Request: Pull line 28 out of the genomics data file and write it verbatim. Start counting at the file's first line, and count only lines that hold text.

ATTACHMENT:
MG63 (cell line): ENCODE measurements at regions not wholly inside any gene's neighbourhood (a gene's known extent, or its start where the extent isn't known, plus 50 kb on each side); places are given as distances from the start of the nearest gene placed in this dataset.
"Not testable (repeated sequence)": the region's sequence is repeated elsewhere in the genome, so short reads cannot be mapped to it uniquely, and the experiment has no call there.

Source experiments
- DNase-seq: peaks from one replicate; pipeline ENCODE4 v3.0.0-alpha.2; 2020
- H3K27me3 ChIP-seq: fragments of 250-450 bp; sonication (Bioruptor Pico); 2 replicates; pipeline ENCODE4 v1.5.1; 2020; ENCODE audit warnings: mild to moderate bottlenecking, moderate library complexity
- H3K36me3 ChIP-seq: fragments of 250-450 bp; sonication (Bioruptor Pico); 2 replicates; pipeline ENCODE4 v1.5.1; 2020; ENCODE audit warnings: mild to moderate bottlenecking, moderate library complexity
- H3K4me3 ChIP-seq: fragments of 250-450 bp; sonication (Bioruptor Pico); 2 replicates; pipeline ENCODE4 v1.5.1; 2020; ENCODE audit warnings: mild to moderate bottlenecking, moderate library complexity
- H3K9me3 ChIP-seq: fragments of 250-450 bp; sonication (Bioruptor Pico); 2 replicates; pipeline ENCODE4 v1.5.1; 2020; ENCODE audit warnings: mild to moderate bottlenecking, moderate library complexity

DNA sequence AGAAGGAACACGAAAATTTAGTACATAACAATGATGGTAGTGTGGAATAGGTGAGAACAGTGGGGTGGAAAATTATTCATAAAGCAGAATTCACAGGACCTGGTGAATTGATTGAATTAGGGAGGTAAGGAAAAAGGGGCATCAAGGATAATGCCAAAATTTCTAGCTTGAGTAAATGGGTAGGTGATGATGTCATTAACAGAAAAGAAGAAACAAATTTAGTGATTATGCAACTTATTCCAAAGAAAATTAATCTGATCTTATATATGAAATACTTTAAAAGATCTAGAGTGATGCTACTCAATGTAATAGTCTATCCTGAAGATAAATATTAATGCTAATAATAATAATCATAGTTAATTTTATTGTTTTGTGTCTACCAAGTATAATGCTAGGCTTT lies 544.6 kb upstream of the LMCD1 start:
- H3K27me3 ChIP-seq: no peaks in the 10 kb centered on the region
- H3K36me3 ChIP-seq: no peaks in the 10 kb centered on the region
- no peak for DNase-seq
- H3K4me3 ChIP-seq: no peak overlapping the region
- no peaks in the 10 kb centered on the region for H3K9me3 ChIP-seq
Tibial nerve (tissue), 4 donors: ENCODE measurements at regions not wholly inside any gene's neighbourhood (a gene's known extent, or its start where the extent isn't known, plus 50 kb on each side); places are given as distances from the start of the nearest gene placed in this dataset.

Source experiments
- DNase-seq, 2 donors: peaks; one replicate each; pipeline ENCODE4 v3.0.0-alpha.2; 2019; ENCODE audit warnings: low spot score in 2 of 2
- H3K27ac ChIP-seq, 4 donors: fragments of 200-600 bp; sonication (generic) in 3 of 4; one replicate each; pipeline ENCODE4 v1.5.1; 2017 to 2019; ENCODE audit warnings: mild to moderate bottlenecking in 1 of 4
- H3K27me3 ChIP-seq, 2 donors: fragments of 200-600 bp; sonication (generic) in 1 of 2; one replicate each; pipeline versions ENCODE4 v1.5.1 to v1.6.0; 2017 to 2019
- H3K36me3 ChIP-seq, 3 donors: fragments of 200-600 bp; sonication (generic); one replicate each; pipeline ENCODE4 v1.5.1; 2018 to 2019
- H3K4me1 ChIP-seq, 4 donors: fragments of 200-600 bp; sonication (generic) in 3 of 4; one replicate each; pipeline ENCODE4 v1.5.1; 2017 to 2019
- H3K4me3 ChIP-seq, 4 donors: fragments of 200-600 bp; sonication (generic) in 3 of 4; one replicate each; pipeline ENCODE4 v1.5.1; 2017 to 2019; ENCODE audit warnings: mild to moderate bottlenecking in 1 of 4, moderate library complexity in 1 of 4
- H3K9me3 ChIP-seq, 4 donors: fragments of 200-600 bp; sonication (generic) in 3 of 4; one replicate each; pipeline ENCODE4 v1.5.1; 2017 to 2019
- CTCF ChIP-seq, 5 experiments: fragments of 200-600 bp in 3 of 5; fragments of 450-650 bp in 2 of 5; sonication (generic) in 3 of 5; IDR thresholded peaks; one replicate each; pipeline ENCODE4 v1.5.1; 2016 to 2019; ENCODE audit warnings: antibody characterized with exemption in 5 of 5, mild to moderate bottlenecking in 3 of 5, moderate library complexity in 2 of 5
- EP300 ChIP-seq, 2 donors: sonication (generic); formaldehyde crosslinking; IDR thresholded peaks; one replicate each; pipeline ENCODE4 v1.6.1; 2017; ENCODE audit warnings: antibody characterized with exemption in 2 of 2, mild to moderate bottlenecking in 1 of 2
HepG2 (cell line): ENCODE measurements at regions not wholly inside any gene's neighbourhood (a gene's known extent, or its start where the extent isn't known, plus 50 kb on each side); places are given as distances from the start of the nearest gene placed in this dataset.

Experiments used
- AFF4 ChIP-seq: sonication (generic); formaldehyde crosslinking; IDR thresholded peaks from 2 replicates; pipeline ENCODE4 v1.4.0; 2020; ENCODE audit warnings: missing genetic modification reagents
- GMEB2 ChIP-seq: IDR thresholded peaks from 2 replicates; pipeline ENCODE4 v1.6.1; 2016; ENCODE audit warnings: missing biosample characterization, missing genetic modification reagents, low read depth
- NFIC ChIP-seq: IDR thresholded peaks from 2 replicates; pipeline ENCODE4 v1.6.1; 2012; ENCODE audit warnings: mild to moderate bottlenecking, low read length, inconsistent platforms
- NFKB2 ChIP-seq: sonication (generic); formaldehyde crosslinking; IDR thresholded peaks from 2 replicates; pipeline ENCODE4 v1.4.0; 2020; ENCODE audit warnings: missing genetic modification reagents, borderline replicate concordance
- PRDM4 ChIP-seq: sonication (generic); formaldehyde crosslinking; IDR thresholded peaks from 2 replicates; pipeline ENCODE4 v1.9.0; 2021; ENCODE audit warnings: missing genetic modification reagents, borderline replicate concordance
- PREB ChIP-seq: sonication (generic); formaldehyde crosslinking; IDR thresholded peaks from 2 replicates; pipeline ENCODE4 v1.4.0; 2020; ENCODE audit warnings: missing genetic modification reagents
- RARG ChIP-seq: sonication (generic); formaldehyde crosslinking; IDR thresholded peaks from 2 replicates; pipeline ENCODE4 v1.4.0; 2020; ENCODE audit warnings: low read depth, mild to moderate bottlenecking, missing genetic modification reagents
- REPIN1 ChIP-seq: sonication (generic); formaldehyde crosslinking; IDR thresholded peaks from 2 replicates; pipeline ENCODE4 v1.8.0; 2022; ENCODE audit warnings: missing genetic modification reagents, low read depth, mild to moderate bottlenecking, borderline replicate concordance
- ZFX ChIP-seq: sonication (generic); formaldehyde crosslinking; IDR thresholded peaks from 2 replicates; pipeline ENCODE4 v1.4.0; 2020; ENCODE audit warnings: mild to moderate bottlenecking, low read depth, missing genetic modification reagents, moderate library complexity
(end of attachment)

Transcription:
- AFF4 ChIP-seq: sonication (generic); formaldehyde crosslinking; IDR thresholded peaks from 2 replicates; pipeline ENCODE4 v1.4.0; 2020; ENCODE audit warnings: missing genetic modification reagents